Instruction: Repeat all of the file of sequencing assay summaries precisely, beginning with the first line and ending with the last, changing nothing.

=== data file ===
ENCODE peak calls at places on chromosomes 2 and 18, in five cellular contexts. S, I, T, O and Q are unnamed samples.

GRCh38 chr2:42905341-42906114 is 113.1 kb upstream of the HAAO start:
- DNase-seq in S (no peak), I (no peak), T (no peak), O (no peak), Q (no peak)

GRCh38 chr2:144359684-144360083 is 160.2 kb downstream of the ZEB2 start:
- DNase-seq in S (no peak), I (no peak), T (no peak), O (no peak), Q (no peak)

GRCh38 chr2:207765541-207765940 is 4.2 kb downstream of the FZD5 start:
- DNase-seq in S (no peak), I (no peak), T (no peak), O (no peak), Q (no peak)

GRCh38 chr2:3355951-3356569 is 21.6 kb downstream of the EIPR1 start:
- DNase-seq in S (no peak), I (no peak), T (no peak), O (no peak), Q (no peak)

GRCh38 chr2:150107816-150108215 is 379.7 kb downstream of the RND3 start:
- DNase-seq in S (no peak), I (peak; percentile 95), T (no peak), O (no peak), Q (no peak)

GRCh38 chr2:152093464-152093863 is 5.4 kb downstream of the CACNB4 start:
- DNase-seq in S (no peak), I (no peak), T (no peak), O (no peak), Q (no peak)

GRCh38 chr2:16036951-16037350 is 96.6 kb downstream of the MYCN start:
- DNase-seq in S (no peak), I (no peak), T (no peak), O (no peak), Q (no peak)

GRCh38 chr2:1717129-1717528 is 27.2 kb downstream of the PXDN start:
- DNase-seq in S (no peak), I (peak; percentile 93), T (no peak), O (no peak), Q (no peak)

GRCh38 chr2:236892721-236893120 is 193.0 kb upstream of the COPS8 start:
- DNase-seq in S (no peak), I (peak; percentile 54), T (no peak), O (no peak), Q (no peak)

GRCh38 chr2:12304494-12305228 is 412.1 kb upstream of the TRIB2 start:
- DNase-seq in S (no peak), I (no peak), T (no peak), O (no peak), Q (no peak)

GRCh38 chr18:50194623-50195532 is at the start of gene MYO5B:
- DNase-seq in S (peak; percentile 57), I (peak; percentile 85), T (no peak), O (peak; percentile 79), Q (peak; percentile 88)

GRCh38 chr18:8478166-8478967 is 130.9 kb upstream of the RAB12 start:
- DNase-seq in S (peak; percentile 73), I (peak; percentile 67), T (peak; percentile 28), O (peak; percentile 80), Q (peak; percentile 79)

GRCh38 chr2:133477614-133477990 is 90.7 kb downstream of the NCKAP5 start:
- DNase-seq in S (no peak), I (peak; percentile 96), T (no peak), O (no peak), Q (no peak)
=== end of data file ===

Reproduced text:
ENCODE peak calls at places on chromosomes 2 and 18, in five cellular contexts. S, I, T, O and Q are unnamed samples.

GRCh38 chr2:42905341-42906114 is 113.1 kb upstream of the HAAO start:
- DNase-seq in S (no peak), I (no peak), T (no peak), O (no peak), Q (no peak)

GRCh38 chr2:144359684-144360083 is 160.2 kb downstream of the ZEB2 start:
- DNase-seq in S (no peak), I (no peak), T (no peak), O (no peak), Q (no peak)

GRCh38 chr2:207765541-207765940 is 4.2 kb downstream of the FZD5 start:
- DNase-seq in S (no peak), I (no peak), T (no peak), O (no peak), Q (no peak)

GRCh38 chr2:3355951-3356569 is 21.6 kb downstream of the EIPR1 start:
- DNase-seq in S (no peak), I (no peak), T (no peak), O (no peak), Q (no peak)

GRCh38 chr2:150107816-150108215 is 379.7 kb downstream of the RND3 start:
- DNase-seq in S (no peak), I (peak; percentile 95), T (no peak), O (no peak), Q (no peak)

GRCh38 chr2:152093464-152093863 is 5.4 kb downstream of the CACNB4 start:
- DNase-seq in S (no peak), I (no peak), T (no peak), O (no peak), Q (no peak)

GRCh38 chr2:16036951-16037350 is 96.6 kb downstream of the MYCN start:
- DNase-seq in S (no peak), I (no peak), T (no peak), O (no peak), Q (no peak)

GRCh38 chr2:1717129-1717528 is 27.2 kb downstream of the PXDN start:
- DNase-seq in S (no peak), I (peak; percentile 93), T (no peak), O (no peak), Q (no peak)

GRCh38 chr2:236892721-236893120 is 193.0 kb upstream of the COPS8 start:
- DNase-seq in S (no peak), I (peak; percentile 54), T (no peak), O (no peak), Q (no peak)

GRCh38 chr2:12304494-12305228 is 412.1 kb upstream of the TRIB2 start:
- DNase-seq in S (no peak), I (no peak), T (no peak), O (no peak), Q (no peak)

GRCh38 chr18:50194623-50195532 is at the start of gene MYO5B:
- DNase-seq in S (peak; percentile 57), I (peak; percentile 85), T (no peak), O (peak; percentile 79), Q (peak; percentile 88)

GRCh38 chr18:8478166-8478967 is 130.9 kb upstream of the RAB12 start:
- DNase-seq in S (peak; percentile 73), I (peak; percentile 67), T (peak; percentile 28), O (peak; percentile 80), Q (peak; percentile 79)

GRCh38 chr2:133477614-133477990 is 90.7 kb downstream of the NCKAP5 start:
- DNase-seq in S (no peak), I (peak; percentile 96), T (no peak), O (no peak), Q (no peak)